The Saskatchewan Public Safety Agency is still working to contain a number of fires in the northern portion of the province, as dry conditions and storms continue to create concerns for fire crews.
Steve Roberts, vice-president of operations at the Saskatchewan Public Safety Agency, provided an update on the situation to the media on July 16.
A total of 137 wildfires are currently active in the province, an increase from 129 reported yesterday, with 26 considered not contained.
Roberts said the jump in numbers can be attributed to a storm cell that passed through the north last night, igniting several more fires and “likely more by the end of today.”
The provincial fire ban will remain in place for at least the next few days, as continued dry conditions still pose a concern for officials despite approaching storm systems on radar.
“Weather will remain hot and dry for the majority of the province except for the extreme far north,” said Roberts. “At this point, we do not believe there will be any significant fire-ending events.”
Wind shifting from the north will continue pushing smoke to the south, and the SPSA anticipates that air quality will remain compromised for at least another 24 hours.
“That [shift] has cleared off some of the fires in the north, which will allow some crews to get a better tactical advantage on a few of those fires,” said Roberts.
Crews continue to work hard to contain active fires, including the Lock fire affecting the communities of St. George’s Hill, Michel Village, Dillon and Buffalo River Dene Nation, which is 23,290 hectares in size.
“The fire did not move closer [to Michel Village], even though we had some overnight wind,” said Roberts. “The fire remained fairly secure and we have not seen any significant growth in the last 24 hours.”
Currently 63 evacuees from the Loch fire area are now being housed in North Battleford, with others in Lloydminster.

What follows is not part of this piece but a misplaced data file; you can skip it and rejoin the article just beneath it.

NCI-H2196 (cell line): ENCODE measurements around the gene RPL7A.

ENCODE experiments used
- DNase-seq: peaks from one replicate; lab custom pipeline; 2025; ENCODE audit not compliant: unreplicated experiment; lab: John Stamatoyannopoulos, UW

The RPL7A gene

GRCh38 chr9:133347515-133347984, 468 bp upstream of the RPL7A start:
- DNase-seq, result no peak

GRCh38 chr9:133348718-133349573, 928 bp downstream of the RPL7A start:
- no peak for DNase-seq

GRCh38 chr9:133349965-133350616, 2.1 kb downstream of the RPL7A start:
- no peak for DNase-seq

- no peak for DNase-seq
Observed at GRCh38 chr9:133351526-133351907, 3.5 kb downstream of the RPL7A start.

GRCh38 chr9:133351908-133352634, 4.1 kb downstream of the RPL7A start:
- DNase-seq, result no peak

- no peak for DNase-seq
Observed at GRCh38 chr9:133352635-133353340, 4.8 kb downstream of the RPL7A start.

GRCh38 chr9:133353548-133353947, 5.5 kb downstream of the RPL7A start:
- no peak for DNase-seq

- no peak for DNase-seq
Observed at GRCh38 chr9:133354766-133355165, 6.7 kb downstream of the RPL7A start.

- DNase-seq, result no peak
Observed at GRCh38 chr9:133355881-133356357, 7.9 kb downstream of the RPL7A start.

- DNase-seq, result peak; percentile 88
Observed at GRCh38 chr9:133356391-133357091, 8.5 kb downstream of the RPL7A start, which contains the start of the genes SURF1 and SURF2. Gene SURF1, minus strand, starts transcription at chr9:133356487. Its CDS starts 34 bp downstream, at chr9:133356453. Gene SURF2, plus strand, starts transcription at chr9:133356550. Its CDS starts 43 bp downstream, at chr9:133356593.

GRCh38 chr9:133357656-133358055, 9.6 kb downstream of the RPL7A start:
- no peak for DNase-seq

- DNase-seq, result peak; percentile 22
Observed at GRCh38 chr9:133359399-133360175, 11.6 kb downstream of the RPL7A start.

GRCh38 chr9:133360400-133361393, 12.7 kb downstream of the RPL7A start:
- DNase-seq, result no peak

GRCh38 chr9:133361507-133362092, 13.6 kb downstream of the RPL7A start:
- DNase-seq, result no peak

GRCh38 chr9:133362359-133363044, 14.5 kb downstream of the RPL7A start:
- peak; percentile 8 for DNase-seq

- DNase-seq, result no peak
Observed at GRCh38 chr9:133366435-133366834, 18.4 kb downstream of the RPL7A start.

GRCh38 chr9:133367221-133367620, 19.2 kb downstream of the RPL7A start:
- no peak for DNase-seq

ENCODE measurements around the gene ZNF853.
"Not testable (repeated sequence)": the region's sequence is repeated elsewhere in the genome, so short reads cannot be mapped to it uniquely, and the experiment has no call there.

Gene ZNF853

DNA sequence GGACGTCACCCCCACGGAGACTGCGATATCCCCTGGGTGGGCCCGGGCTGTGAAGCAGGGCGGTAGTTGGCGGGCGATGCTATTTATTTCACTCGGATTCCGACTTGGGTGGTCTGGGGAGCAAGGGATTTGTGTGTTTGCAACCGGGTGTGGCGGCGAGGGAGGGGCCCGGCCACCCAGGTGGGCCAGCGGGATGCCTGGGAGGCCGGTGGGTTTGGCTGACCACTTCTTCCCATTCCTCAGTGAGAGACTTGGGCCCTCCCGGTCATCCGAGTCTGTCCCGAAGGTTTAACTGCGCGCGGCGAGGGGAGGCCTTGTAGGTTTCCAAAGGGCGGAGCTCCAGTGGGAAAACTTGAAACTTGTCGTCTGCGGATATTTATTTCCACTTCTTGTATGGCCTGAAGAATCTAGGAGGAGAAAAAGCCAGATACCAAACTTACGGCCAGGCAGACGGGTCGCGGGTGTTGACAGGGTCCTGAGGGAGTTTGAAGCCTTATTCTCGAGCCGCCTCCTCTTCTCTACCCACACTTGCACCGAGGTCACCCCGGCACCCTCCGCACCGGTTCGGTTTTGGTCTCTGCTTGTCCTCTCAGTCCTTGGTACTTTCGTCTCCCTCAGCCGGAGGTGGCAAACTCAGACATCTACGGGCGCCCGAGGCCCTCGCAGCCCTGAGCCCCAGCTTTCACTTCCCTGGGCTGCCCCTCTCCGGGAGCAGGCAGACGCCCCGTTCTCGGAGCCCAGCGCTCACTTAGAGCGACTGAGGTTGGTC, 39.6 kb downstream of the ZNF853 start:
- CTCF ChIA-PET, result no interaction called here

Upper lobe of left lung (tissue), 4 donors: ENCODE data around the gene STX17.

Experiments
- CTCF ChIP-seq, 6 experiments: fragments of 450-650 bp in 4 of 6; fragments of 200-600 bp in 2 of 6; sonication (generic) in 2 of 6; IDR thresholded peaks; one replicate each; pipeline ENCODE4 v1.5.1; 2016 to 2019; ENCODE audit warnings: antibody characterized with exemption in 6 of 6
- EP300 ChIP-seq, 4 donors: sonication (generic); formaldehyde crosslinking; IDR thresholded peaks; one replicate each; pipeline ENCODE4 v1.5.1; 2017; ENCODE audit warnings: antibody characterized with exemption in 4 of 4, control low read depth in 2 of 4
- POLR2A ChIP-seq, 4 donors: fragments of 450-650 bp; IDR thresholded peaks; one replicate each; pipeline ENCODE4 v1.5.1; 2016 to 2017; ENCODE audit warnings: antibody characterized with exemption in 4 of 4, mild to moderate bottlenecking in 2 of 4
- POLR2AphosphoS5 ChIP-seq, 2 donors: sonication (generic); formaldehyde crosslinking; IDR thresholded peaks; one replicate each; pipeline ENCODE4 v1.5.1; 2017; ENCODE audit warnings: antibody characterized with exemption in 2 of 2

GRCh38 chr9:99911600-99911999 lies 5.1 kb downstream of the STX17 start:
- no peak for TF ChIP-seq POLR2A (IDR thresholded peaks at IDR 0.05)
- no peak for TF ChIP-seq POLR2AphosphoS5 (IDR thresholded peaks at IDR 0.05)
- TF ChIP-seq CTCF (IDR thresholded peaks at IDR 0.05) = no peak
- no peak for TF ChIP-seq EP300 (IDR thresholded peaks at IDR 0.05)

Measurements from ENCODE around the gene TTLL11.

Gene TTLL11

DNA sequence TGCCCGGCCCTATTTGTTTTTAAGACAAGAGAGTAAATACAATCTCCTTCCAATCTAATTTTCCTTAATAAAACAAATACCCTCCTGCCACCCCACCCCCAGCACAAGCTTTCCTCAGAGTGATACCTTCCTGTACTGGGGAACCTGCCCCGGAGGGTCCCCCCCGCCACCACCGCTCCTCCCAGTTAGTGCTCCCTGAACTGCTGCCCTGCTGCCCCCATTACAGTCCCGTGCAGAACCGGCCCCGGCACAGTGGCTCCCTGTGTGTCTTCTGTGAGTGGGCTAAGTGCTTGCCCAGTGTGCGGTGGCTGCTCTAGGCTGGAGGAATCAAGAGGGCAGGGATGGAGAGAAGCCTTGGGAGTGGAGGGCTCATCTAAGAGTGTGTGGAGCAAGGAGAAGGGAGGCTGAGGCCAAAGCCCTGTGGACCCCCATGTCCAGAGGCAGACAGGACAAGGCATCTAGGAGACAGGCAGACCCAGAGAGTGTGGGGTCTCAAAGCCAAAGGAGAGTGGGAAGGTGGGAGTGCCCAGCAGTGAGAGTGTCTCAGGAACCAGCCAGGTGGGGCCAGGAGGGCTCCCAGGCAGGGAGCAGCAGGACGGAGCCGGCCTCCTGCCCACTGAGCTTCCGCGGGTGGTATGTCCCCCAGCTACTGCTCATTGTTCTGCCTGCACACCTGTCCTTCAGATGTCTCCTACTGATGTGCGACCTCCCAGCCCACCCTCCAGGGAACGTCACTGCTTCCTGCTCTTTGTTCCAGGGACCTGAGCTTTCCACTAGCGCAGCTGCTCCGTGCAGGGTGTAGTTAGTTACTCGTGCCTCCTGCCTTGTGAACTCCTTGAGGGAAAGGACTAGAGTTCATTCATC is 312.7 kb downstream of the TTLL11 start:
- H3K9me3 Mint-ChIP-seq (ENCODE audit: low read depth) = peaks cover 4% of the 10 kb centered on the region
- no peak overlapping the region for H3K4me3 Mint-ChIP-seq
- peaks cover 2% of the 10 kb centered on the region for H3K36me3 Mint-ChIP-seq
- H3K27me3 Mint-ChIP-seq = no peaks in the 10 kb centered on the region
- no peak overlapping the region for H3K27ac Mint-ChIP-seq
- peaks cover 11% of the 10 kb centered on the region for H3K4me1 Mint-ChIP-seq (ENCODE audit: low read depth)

The White fire, a new addition to the active list located north of Candle Lake, is posing a threat to the Whelan Bay recreation site and resort community. Eight evacuees have already left Whelan Bay and are now housed in Prince Albert.
“Efforts have been to secure the side of the fire that is closest to the community to prevent spread in that direction,” said Roberts. “Currently we understand the community is still recommending residents leave and we have supplied crews to set up sprinkler systems [to protect the area].”
The Forks fire southwest of Beaval has been redesignated as uncontained, with helicopter and air strike crews working to regain control over the situation, and the Mule fire south of Stanley Mission is now posing a threat to the community.
Narrow Hills Provincial Park, located north of Smeaton, is also now on standby for evacuation, as the Harding fire has reached 14, 297 hectares and is encroaching on the southern part of the park.
“Our expectation is that the winds will be from the north, which will keep the fire from moving into the park any further over the next 24 hours, [but] we have asked the park to identify folks in the southern half of the park that may have to evacuate due to smoke,” said Roberts.
The SPSA is also warning residents that further highway closures will be taking place due to fire encroachment and smoke-related visibility concerns. Updates will be provided by the Highway Hotline.
This includes portions of Highway 2 North by La Ronge, Highway 106 near Smeaton, Highway 963 near Candle Lake, Highway 102 and 116.
“We have put out a Sask Alert asking the public to curtail non-essential travel to the north,” said Roberts.
SaskPower crews are also working on line damage causing the power outage near the Wollaston Lake and Hatchet Lake areas, with no estimated time of repair yet.
SaskTel crews are on site working to restore service for nine communities in the Southend and Wollaston Lake areas, as a fiber line was damaged by fire. Wireless services are still operating, but under a large demand that is causing congestion.
Roberts said the SPSA has added 58 local firefighters to join the crews fighting the blazes today, as well as obtained pumper engines and crews from fire departments to assist with community protection near South End and Dillon.
The SPSA has also accepted a large retardant aircraft from the Northwest Territories, to aid in air strike containment efforts at La Ronge.
No other assistance requests have been activated, said Roberts, but officials are monitoring the situation and considering options as need arises.
“All our crews and equipment and resources are deployed based on priority, and that is based on threats that the fire poses to the people, resources and infrastructure of the province,” said Roberts. “So yes, we will continue to move as fires become more of a risk or a threat.”